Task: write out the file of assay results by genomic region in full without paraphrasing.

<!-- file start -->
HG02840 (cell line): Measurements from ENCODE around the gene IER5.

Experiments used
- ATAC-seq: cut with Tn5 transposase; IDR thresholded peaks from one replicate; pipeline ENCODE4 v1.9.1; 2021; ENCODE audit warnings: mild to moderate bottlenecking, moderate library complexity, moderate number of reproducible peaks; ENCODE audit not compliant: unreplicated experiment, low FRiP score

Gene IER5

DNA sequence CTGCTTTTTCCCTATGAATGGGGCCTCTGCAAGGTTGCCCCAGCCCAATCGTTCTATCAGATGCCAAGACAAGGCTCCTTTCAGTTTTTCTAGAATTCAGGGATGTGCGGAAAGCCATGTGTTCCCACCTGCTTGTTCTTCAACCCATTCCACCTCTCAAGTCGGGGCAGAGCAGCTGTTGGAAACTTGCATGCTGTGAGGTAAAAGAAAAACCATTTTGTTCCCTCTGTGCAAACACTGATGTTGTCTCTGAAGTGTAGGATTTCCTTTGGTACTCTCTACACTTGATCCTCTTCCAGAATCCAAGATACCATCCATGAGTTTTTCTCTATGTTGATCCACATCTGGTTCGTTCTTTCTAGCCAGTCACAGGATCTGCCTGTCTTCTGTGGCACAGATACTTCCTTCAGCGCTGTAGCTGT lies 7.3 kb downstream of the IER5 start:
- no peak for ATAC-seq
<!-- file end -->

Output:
HG02840 (cell line): Measurements from ENCODE around the gene IER5.

Experiments used
- ATAC-seq: cut with Tn5 transposase; IDR thresholded peaks from one replicate; pipeline ENCODE4 v1.9.1; 2021; ENCODE audit warnings: mild to moderate bottlenecking, moderate library complexity, moderate number of reproducible peaks; ENCODE audit not compliant: unreplicated experiment, low FRiP score

Gene IER5

DNA sequence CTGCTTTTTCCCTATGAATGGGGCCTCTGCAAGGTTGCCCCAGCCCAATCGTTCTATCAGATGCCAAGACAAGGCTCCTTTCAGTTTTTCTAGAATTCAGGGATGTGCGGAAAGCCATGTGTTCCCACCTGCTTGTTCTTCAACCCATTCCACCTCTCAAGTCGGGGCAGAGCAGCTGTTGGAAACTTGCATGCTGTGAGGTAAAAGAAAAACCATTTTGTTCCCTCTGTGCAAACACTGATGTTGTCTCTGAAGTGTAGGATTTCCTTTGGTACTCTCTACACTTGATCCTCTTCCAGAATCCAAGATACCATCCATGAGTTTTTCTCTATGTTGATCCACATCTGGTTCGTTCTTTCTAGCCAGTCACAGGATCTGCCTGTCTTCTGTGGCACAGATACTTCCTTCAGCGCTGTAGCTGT lies 7.3 kb downstream of the IER5 start:
- no peak for ATAC-seq